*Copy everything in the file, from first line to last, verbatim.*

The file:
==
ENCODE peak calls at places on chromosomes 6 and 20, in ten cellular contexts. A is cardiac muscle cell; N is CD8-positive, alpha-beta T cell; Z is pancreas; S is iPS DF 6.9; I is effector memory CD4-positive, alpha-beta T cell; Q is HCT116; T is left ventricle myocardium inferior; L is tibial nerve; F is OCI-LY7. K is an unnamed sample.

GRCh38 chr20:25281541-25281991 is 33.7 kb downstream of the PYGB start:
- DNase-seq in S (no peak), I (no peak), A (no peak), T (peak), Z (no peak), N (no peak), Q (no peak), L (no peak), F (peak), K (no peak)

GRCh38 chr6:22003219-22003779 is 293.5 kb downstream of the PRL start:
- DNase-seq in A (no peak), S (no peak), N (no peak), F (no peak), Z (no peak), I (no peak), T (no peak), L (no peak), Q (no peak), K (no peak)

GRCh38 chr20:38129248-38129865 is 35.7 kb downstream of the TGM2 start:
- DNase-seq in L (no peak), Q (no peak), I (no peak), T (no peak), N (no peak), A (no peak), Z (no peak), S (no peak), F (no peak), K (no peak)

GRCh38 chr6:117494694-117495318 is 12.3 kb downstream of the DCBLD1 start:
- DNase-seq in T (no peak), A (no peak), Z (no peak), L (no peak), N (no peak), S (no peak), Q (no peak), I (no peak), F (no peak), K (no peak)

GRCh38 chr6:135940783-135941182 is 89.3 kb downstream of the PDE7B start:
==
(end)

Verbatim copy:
ENCODE peak calls at places on chromosomes 6 and 20, in ten cellular contexts. A is cardiac muscle cell; N is CD8-positive, alpha-beta T cell; Z is pancreas; S is iPS DF 6.9; I is effector memory CD4-positive, alpha-beta T cell; Q is HCT116; T is left ventricle myocardium inferior; L is tibial nerve; F is OCI-LY7. K is an unnamed sample.

GRCh38 chr20:25281541-25281991 is 33.7 kb downstream of the PYGB start:
- DNase-seq in S (no peak), I (no peak), A (no peak), T (peak), Z (no peak), N (no peak), Q (no peak), L (no peak), F (peak), K (no peak)

GRCh38 chr6:22003219-22003779 is 293.5 kb downstream of the PRL start:
- DNase-seq in A (no peak), S (no peak), N (no peak), F (no peak), Z (no peak), I (no peak), T (no peak), L (no peak), Q (no peak), K (no peak)

GRCh38 chr20:38129248-38129865 is 35.7 kb downstream of the TGM2 start:
- DNase-seq in L (no peak), Q (no peak), I (no peak), T (no peak), N (no peak), A (no peak), Z (no peak), S (no peak), F (no peak), K (no peak)

GRCh38 chr6:117494694-117495318 is 12.3 kb downstream of the DCBLD1 start:
- DNase-seq in T (no peak), A (no peak), Z (no peak), L (no peak), N (no peak), S (no peak), Q (no peak), I (no peak), F (no peak), K (no peak)

GRCh38 chr6:135940783-135941182 is 89.3 kb downstream of the PDE7B start: